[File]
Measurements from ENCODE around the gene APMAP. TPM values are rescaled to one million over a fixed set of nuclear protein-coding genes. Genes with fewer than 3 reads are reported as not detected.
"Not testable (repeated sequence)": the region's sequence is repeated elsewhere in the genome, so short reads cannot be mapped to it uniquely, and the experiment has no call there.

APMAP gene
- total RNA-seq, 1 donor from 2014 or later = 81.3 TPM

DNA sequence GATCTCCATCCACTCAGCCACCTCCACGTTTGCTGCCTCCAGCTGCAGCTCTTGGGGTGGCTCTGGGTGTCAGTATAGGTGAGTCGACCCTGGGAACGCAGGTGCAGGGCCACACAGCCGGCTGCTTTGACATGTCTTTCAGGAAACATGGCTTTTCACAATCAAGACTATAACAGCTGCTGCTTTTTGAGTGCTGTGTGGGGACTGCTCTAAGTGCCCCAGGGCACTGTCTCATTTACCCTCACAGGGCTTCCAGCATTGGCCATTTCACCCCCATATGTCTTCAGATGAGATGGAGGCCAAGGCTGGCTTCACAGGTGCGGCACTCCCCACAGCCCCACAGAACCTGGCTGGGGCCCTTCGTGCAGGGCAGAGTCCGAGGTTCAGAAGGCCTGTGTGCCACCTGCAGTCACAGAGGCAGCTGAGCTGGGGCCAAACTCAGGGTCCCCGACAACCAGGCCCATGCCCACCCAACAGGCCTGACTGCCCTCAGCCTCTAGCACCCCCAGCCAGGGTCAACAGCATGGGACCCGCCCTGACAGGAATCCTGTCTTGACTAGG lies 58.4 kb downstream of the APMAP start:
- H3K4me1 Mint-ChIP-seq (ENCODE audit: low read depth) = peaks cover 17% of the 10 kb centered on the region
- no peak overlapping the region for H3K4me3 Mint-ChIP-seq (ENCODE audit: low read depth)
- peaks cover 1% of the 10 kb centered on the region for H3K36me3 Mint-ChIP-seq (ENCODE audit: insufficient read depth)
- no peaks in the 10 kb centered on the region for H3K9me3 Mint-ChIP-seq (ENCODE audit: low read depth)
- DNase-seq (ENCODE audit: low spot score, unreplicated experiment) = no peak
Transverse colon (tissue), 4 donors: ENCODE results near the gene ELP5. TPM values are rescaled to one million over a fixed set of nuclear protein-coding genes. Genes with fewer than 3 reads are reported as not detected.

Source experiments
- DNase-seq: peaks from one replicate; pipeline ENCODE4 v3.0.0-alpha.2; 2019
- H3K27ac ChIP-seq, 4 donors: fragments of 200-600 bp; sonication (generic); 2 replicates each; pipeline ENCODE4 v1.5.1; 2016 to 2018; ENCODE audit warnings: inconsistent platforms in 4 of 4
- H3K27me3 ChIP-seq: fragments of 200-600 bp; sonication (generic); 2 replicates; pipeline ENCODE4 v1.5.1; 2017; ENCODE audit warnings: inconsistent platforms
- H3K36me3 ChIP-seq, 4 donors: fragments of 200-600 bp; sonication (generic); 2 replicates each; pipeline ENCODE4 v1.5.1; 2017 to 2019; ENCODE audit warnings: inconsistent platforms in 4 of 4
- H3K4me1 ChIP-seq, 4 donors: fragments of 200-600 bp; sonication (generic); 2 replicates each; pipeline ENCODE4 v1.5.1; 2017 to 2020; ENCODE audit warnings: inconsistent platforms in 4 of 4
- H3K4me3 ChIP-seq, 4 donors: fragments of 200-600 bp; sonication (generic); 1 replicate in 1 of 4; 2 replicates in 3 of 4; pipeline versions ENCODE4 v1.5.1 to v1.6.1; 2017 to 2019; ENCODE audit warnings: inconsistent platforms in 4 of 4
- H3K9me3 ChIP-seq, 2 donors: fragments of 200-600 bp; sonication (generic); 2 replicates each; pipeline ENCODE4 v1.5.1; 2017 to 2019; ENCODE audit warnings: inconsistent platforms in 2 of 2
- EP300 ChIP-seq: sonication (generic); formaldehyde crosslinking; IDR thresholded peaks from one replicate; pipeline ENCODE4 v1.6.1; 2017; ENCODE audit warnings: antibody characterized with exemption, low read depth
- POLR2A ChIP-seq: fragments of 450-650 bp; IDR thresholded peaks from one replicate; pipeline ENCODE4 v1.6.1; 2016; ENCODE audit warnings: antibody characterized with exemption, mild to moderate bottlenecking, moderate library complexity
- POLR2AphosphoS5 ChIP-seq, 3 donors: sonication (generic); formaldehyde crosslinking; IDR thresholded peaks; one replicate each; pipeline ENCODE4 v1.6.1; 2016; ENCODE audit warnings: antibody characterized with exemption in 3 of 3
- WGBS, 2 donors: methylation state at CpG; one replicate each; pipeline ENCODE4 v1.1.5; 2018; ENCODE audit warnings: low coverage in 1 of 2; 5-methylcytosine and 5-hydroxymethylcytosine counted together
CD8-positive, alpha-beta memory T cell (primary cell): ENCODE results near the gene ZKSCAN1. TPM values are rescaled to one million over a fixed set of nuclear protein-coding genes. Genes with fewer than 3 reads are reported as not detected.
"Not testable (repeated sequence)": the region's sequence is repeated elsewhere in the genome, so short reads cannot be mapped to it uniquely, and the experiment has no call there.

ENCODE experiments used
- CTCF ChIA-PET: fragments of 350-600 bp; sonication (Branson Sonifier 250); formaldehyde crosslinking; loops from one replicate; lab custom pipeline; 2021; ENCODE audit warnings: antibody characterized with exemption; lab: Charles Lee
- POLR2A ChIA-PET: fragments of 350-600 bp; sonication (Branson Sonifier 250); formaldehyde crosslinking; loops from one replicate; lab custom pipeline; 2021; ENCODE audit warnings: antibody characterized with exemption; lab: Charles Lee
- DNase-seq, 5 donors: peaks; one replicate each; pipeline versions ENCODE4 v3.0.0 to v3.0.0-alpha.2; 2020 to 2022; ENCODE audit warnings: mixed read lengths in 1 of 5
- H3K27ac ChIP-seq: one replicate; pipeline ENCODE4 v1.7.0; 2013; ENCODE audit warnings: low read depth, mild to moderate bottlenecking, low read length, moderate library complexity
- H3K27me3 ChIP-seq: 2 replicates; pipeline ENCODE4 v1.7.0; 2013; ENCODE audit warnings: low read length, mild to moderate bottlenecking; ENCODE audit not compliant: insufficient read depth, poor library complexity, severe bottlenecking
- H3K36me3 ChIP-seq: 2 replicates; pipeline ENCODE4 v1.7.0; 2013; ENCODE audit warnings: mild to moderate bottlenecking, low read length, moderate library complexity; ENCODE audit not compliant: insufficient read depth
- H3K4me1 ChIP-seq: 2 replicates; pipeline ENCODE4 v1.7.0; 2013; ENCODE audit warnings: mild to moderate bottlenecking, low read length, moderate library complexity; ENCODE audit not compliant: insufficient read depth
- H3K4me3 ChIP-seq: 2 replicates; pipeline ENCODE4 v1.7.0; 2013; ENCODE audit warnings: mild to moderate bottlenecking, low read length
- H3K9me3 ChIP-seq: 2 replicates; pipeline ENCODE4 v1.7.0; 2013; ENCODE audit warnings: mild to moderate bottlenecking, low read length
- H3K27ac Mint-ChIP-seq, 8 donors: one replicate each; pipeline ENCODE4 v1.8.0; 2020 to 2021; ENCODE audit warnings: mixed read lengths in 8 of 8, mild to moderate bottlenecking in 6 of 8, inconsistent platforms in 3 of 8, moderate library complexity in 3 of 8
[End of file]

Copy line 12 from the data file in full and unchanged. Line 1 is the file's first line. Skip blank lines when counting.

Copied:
Source experiments